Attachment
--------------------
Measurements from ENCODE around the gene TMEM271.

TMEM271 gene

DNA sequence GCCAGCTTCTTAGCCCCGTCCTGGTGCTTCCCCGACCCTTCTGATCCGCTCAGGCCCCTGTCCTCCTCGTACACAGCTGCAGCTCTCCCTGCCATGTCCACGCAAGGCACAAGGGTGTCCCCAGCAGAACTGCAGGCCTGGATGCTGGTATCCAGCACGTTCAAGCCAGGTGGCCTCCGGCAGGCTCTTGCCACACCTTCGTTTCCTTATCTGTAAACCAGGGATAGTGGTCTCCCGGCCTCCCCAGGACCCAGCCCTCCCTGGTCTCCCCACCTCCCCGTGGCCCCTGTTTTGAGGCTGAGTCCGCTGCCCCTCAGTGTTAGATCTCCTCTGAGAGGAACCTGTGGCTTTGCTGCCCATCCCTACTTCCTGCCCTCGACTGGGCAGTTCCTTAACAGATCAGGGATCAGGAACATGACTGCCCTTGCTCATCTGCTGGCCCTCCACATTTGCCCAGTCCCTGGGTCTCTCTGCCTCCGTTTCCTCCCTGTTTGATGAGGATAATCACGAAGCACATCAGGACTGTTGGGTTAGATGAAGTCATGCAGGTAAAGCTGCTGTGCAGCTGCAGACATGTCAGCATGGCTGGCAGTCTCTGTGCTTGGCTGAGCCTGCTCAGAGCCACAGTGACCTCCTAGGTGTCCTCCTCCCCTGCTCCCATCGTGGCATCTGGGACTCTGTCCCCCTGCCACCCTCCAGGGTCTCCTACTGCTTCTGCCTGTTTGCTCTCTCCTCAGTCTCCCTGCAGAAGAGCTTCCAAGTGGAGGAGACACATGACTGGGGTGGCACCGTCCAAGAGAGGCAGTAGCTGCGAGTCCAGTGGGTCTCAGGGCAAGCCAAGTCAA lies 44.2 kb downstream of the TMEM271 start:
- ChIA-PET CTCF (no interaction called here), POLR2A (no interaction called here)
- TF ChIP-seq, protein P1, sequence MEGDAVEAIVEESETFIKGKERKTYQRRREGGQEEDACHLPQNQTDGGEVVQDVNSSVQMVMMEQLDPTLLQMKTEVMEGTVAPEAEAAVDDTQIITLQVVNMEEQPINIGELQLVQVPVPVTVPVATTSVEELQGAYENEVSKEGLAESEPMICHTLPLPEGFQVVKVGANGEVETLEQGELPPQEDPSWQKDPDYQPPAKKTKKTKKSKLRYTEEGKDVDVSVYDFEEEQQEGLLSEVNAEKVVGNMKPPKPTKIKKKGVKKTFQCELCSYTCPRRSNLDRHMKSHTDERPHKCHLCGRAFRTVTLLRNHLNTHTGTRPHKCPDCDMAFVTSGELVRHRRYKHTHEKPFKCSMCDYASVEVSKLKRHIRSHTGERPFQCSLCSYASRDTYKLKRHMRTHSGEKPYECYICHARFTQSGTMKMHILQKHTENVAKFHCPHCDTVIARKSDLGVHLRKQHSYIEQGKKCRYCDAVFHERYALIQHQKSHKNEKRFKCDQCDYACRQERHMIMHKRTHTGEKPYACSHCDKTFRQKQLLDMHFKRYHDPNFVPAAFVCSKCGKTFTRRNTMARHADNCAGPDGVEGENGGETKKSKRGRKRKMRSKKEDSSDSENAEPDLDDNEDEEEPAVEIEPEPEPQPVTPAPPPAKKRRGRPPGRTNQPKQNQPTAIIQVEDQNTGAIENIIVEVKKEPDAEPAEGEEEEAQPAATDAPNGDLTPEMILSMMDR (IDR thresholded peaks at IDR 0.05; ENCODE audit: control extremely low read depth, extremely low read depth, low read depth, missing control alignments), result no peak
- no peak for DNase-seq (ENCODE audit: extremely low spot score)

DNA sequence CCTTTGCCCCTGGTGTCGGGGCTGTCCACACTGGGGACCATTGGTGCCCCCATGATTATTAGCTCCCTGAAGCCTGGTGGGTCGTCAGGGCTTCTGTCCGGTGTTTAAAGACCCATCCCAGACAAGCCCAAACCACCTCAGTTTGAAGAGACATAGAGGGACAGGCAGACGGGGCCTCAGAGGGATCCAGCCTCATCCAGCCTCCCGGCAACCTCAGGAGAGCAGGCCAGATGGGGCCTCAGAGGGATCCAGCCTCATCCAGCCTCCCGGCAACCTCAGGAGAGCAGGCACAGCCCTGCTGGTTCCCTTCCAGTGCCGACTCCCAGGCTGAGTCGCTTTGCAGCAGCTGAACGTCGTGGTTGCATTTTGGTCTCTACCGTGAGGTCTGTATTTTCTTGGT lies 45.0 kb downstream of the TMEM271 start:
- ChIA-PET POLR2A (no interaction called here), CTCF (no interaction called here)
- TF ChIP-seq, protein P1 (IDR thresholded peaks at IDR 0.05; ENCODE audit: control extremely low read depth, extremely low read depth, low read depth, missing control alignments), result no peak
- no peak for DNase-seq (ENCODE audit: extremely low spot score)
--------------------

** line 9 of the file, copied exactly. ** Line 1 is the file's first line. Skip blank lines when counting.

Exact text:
- TF ChIP-seq, protein P1 (IDR thresholded peaks at IDR 0.05; ENCODE audit: control extremely low read depth, extremely low read depth, low read depth, missing control alignments), result no peak